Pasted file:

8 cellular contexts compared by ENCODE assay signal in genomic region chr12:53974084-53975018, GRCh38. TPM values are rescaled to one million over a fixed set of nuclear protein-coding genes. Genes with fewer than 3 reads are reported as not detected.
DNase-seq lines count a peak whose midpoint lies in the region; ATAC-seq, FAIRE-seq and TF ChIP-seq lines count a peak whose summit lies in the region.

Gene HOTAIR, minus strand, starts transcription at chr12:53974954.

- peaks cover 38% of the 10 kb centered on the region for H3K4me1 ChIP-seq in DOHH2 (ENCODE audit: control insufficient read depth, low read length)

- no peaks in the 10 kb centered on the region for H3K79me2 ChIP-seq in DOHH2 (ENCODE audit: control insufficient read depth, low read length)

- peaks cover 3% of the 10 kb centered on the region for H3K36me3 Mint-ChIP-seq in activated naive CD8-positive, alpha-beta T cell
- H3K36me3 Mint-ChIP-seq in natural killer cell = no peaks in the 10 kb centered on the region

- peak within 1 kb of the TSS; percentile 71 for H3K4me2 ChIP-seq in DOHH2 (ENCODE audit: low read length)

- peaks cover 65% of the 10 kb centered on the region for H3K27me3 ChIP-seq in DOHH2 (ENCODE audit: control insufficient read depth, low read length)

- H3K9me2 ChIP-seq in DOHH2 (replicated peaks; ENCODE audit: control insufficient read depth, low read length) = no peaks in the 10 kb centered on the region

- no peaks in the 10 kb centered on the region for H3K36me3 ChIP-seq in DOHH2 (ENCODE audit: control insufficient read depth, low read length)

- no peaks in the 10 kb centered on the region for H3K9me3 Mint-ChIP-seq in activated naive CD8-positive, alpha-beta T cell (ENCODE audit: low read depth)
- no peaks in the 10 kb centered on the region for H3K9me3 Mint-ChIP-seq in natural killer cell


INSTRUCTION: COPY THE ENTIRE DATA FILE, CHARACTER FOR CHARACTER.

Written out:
8 cellular contexts compared by ENCODE assay signal in genomic region chr12:53974084-53975018, GRCh38. TPM values are rescaled to one million over a fixed set of nuclear protein-coding genes. Genes with fewer than 3 reads are reported as not detected.
DNase-seq lines count a peak whose midpoint lies in the region; ATAC-seq, FAIRE-seq and TF ChIP-seq lines count a peak whose summit lies in the region.

Gene HOTAIR, minus strand, starts transcription at chr12:53974954.

- peaks cover 38% of the 10 kb centered on the region for H3K4me1 ChIP-seq in DOHH2 (ENCODE audit: control insufficient read depth, low read length)

- no peaks in the 10 kb centered on the region for H3K79me2 ChIP-seq in DOHH2 (ENCODE audit: control insufficient read depth, low read length)

- peaks cover 3% of the 10 kb centered on the region for H3K36me3 Mint-ChIP-seq in activated naive CD8-positive, alpha-beta T cell
- H3K36me3 Mint-ChIP-seq in natural killer cell = no peaks in the 10 kb centered on the region

- peak within 1 kb of the TSS; percentile 71 for H3K4me2 ChIP-seq in DOHH2 (ENCODE audit: low read length)

- peaks cover 65% of the 10 kb centered on the region for H3K27me3 ChIP-seq in DOHH2 (ENCODE audit: control insufficient read depth, low read length)

- H3K9me2 ChIP-seq in DOHH2 (replicated peaks; ENCODE audit: control insufficient read depth, low read length) = no peaks in the 10 kb centered on the region

- no peaks in the 10 kb centered on the region for H3K36me3 ChIP-seq in DOHH2 (ENCODE audit: control insufficient read depth, low read length)

- no peaks in the 10 kb centered on the region for H3K9me3 Mint-ChIP-seq in activated naive CD8-positive, alpha-beta T cell (ENCODE audit: low read depth)
- no peaks in the 10 kb centered on the region for H3K9me3 Mint-ChIP-seq in natural killer cell